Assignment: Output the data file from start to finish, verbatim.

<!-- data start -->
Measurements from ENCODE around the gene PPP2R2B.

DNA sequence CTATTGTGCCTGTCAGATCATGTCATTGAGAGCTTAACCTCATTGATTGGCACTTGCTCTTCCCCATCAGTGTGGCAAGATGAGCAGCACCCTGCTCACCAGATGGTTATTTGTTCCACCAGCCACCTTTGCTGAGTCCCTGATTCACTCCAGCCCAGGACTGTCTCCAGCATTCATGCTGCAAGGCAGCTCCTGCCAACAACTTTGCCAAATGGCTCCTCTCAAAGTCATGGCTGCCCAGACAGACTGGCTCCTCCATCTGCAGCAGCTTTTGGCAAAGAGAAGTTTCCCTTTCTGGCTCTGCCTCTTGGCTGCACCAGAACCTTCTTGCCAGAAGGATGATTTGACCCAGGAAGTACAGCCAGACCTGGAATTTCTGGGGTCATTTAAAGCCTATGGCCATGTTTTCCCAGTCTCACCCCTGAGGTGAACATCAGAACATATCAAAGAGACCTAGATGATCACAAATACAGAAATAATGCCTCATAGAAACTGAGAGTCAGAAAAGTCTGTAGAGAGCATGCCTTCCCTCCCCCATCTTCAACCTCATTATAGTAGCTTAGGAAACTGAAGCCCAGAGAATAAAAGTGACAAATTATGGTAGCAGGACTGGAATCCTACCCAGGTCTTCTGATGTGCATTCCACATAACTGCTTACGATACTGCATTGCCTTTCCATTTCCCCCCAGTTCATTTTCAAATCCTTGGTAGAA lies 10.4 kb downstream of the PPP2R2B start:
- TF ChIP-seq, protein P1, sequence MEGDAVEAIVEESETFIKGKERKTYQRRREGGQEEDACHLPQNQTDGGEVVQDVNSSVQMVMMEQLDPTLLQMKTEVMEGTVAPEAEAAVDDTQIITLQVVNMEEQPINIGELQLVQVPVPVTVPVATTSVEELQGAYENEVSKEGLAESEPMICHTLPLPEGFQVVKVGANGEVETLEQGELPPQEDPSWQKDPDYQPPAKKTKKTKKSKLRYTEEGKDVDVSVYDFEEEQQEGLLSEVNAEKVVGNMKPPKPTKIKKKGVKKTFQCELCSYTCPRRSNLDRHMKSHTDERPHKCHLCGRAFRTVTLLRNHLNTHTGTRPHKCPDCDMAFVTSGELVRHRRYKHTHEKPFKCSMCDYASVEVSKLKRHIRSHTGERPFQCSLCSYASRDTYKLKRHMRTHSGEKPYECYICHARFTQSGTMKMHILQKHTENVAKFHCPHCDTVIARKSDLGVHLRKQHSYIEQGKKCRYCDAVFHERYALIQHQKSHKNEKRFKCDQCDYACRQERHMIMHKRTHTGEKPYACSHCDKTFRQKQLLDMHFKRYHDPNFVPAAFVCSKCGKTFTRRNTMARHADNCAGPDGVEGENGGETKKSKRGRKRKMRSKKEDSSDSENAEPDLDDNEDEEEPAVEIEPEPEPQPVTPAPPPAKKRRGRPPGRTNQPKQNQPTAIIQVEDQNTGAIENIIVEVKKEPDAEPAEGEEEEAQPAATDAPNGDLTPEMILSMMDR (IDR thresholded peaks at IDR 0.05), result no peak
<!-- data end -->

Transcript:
Measurements from ENCODE around the gene PPP2R2B.

DNA sequence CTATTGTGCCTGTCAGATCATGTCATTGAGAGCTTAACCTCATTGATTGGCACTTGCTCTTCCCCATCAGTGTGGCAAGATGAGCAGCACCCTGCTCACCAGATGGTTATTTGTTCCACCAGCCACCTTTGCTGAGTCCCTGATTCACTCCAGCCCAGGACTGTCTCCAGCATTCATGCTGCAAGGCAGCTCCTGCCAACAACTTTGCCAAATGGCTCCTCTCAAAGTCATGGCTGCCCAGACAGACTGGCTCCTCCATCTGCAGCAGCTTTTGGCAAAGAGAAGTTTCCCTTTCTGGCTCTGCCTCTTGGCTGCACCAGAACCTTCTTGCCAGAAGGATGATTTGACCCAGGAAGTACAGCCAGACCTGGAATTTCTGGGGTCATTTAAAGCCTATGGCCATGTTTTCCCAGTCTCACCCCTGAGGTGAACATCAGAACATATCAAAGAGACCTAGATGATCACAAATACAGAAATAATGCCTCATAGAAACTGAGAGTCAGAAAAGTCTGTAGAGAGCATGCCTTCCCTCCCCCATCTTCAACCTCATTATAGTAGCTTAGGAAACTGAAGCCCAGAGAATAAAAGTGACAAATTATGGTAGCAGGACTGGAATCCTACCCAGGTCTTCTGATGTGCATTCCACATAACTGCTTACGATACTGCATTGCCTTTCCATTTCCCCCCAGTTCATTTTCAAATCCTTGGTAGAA lies 10.4 kb downstream of the PPP2R2B start:
- TF ChIP-seq, protein P1, sequence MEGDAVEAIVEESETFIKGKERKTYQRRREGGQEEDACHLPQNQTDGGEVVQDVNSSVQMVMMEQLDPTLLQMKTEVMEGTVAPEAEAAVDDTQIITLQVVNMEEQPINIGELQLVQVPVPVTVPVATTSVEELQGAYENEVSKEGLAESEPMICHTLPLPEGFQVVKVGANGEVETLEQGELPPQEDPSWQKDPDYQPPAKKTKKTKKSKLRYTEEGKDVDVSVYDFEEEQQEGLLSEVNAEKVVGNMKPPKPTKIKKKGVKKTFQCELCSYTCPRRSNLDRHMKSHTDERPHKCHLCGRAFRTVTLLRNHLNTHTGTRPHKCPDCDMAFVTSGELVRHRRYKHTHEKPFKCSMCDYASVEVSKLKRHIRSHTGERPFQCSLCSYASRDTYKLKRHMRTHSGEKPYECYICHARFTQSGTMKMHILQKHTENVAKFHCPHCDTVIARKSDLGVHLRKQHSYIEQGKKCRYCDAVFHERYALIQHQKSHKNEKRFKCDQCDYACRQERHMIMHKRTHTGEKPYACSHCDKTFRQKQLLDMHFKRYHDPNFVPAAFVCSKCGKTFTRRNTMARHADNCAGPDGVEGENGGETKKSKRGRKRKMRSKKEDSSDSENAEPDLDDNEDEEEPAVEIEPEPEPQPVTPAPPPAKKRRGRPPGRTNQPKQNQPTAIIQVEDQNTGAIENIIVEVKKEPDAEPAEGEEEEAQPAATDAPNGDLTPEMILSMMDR (IDR thresholded peaks at IDR 0.05), result no peak